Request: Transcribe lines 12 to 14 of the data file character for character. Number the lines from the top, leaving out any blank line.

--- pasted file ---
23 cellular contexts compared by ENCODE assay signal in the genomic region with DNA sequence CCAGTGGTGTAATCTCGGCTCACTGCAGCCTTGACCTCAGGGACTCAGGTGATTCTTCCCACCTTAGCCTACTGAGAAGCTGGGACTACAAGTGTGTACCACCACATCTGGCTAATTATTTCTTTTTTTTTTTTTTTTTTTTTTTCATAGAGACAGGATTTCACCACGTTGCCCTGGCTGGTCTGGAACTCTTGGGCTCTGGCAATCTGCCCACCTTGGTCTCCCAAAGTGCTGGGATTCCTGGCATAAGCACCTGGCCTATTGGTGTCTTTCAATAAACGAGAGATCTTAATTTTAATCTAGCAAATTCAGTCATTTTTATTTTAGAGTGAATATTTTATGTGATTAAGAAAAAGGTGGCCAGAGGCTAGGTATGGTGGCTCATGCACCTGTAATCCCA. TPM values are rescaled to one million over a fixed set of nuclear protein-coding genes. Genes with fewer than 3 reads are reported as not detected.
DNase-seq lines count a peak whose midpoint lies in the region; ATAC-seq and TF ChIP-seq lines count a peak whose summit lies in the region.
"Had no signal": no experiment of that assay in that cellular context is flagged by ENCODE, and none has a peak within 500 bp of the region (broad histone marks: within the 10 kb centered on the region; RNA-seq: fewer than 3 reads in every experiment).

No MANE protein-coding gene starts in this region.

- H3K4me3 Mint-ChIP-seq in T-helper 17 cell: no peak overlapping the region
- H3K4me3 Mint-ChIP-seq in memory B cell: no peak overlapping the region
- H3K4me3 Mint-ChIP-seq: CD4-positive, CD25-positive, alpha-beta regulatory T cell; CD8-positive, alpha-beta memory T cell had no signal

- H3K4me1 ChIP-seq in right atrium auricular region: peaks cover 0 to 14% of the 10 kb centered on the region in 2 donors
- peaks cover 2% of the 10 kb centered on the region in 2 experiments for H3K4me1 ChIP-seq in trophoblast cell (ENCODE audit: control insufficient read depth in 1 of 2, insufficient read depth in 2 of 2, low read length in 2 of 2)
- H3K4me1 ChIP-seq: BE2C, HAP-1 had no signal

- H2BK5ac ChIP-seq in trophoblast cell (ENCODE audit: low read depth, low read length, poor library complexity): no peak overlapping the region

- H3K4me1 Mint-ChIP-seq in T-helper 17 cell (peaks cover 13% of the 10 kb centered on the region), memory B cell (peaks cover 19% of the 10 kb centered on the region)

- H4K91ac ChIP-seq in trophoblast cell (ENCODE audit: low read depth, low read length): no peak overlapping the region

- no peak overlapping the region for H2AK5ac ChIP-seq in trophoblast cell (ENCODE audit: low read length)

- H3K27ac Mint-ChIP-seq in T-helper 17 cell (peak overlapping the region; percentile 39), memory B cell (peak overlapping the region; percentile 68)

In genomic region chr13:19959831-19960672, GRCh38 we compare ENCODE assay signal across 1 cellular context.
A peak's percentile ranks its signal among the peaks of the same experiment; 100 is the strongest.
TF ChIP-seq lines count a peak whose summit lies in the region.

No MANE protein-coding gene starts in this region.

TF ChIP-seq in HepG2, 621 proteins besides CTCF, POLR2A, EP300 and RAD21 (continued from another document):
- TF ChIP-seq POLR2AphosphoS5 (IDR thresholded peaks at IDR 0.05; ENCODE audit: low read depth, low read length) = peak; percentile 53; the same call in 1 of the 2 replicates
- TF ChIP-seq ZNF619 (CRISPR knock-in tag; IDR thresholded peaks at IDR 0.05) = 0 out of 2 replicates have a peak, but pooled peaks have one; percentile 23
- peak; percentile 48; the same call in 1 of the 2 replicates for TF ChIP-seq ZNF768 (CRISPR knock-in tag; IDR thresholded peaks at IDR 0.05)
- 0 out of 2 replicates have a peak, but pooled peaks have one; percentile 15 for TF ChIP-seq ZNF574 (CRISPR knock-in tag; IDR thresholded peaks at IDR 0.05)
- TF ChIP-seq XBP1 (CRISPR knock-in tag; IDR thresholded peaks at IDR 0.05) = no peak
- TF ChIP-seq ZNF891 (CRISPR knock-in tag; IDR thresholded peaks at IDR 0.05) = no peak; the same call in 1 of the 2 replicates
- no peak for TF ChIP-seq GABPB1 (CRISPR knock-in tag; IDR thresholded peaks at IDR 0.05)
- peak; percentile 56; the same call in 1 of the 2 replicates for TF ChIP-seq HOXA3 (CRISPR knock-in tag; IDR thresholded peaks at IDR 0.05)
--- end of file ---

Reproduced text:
- H3K4me1 Mint-ChIP-seq in T-helper 17 cell (peaks cover 13% of the 10 kb centered on the region), memory B cell (peaks cover 19% of the 10 kb centered on the region)

- H4K91ac ChIP-seq in trophoblast cell (ENCODE audit: low read depth, low read length): no peak overlapping the region

- no peak overlapping the region for H2AK5ac ChIP-seq in trophoblast cell (ENCODE audit: low read length)